Other than that the video is gorgeous and inspirational.

Voyage of the Beagle live webcast: today at 12:30 BDT

Warning: this post contains shameless self promotion. The faint of heart may want to turn away now. I shall be interviewed in a live webcast today at 12:30 (London time, BDT = GMT+1) at the Natural History Museum in London. We'll be talking about "The Voyage of the Beagle"; this is part of the new "Darwin the Man" Nature Live season at the museum. You can email in your comments and questions from the website:

6 September 2008

The sad wreck of our maritime heritage...

Frank Pope writes in today's Times about the neglect of historic shipwrecks around the British coast. It's a thoughtful piece that criticises English Heritage's laissez faire attitude to historic shipwrecks.

I was at school when a group of volunteers (and Navy divers) pulled the Mary Rose from the muddy gloop of the Solent near Portsmouth. The morning that the hull was raised from the water almost brought the country to a standstill: TVs in every school showed the moment.

Since then she has been seen by 8 million people and has provided astonishing information about life in the navy in the time of King Henry VIII. Skeletons of archers with curved spines and damaged shoulders from the effort of repeatedly drawing the 150 pound plus drawstrength bows. A surgeon's kit that made me shiver to think that it was ever used on un-anaesthatized human flesh. You think a needle hurts today?

Thousands of wrecks dot the British coastline. Take a sonar-equipped boat over a wreck site on a chart and it is rare you find anything standing proud of the seabed: sands shift and bury, trawls snag and rive apart, storms batter and seawater corrodes. These wrecks, respected by Mr Pope are important but raising and conservation costs a fortune.

As objects they are instructive. But boats are not meant to be in drydock or museum: they execise their magic only when afloat and when people are aboard them of seeing them under way. HMS Victory and the Cutty Sark, although great and noble ships feel motionless and dead in their dry docks, confined by steel trusses. The Grand Turk, currently in Whitby harbour has water under her keel, movement in her hull and a feeling that she wants lines dropped from the dock and a voice roaring 'hands aloft...lay out!' to send topmen racing up the ratlines and out onto the yards to set sail.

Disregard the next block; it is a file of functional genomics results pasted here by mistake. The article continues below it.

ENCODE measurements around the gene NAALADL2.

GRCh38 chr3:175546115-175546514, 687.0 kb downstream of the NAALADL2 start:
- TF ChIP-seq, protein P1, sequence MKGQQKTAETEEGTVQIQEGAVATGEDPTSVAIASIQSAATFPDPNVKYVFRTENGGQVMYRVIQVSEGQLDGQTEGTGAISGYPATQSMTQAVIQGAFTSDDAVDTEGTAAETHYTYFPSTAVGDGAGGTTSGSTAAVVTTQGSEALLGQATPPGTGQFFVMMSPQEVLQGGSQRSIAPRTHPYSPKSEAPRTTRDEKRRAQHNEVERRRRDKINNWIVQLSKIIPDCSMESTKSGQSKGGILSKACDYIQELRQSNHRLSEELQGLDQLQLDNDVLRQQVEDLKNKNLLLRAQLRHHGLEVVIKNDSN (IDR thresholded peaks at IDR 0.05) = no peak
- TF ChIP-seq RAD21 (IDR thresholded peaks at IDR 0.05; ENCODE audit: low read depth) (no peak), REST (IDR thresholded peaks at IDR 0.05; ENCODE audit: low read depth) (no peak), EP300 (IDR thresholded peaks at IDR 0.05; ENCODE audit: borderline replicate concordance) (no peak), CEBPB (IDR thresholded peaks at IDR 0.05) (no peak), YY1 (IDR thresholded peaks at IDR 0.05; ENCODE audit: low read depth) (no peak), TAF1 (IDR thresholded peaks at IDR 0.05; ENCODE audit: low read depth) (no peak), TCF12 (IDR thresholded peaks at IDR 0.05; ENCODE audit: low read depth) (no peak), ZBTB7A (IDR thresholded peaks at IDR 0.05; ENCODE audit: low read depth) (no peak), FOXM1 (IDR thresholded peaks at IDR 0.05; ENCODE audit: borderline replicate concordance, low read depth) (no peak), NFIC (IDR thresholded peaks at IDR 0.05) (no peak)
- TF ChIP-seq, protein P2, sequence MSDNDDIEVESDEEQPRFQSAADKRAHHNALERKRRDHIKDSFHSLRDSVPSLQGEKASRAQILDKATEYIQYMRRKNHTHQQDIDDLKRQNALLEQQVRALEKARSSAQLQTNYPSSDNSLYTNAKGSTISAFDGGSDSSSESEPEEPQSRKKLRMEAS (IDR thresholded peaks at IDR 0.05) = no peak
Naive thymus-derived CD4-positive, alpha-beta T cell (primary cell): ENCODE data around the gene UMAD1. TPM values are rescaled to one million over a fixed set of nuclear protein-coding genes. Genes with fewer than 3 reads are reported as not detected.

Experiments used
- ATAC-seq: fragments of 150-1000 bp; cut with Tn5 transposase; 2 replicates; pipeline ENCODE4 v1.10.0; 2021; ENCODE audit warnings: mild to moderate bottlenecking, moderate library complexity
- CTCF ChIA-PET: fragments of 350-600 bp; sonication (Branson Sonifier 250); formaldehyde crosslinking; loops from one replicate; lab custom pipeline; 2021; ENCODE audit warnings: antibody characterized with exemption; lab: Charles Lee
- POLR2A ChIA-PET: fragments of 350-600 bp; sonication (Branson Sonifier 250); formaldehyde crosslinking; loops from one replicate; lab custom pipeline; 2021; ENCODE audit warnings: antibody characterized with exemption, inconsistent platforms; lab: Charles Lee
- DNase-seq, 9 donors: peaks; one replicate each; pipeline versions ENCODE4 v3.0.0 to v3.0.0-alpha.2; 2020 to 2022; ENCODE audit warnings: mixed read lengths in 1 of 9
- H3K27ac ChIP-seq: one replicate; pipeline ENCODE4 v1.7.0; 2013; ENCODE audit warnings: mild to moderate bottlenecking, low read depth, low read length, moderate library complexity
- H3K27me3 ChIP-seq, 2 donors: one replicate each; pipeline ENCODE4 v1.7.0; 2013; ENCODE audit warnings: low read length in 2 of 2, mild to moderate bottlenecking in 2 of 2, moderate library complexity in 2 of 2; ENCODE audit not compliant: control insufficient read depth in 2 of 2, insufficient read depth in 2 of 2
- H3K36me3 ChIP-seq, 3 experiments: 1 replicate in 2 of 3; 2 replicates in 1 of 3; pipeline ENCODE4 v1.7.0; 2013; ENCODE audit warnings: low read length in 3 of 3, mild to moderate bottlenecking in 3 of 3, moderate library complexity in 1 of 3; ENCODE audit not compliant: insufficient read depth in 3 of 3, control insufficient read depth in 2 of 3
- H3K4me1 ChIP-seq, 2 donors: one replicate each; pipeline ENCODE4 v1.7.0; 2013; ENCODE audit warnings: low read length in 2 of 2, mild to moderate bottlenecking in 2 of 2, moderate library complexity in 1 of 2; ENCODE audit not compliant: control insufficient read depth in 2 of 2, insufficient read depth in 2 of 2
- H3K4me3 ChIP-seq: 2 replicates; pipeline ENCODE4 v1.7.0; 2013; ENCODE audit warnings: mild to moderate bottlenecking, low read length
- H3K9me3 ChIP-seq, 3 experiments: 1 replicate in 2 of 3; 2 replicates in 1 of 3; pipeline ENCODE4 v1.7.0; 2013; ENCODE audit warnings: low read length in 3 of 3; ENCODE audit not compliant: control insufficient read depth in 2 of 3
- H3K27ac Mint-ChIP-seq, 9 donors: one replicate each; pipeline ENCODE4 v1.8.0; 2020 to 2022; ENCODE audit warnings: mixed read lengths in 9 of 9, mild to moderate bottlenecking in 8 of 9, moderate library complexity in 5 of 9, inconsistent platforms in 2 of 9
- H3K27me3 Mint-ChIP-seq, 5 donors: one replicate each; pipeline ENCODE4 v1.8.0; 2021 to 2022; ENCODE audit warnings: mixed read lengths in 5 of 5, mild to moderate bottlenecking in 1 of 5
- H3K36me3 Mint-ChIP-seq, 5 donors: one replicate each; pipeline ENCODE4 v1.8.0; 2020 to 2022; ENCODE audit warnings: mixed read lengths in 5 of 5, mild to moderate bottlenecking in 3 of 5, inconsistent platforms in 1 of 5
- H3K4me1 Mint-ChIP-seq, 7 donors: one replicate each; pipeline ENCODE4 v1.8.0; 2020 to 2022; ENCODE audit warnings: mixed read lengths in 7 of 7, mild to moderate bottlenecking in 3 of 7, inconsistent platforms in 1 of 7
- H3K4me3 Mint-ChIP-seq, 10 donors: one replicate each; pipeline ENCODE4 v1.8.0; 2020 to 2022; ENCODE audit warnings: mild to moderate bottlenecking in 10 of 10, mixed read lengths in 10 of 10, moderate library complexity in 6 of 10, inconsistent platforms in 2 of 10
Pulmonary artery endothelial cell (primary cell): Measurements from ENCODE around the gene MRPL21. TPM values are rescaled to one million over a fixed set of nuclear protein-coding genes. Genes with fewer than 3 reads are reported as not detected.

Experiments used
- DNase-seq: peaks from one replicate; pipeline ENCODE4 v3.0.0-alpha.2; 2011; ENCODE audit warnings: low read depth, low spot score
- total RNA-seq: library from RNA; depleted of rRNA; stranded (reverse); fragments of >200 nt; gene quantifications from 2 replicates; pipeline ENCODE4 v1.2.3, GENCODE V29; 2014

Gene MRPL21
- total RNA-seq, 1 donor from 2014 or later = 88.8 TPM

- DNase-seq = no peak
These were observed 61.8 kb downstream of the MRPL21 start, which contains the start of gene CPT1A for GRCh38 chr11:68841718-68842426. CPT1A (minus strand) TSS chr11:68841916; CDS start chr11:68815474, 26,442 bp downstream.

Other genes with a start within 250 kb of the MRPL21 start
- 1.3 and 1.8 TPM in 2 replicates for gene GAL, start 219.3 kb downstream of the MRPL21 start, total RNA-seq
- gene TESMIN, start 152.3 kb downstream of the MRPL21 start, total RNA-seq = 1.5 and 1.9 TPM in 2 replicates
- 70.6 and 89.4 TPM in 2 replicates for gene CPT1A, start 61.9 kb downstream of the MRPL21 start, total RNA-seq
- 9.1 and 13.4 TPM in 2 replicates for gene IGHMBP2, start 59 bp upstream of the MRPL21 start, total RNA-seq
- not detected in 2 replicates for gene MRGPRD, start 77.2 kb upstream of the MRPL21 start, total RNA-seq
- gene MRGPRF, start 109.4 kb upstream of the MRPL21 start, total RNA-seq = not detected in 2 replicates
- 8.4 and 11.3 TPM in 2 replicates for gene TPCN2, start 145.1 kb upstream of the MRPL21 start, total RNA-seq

Raising the dead is worthwhile, but giving the young and old of Britain (and the rest of the world) a living historic ship to marvel at and lay aloft aboard is a greater aim. That's why we're doing this, raising funds to build a new HMS Beagle. Her remains lie in the anoxic mud of the river Roach: we would like to see them raised, conserved and displayed. She changed the world for the better in the way few other ships can claim to have done.

But a new HMS Beagle, with a crew of young people at the halyards raising the mainyard so that the mainsail fills to the wind, and later after a day afloat, exhausted, being told tales of seafarers past by the crew. Now that's the way to grip the tripes of a new generation and tell them of our seafaring heritage. Give them the living before the dead.

The George Carlin of science

Meet my friend Joe Quirk, whom Howard Bloom calls "the George Carlin of science":

2 September 2008

An unexpected gift

Today at work I got a phone call out of the blue from someone called Richard Johnson, saying he had recently been mentioned on our blog, and that he had something for me and could he come by the museum and give it to me.

At this point, I confess that my mind was racing to remember whether and when I'd written about Richard Johnson, who he was, and therefore whether the "something" was likely to be something I actually wanted. But I thought he sounded nice, and the name had a friendly familiarity to it, so I said okay, and he said he'd be there in twenty minutes or so.

I can't believe I even hesitated, because a quick search hit this recent post about our new banner, where Richard Johnson is identified as the one who brought our attention to and sent us a digital copy of the painting of the Beagle by Ronald Dean that features on the left hand side of the banner. So when the phone call came that he was waiting for me at the reception desk, I went downstairs with some excitement, and there he was, with a nice big printed copy of this, in a glass mount: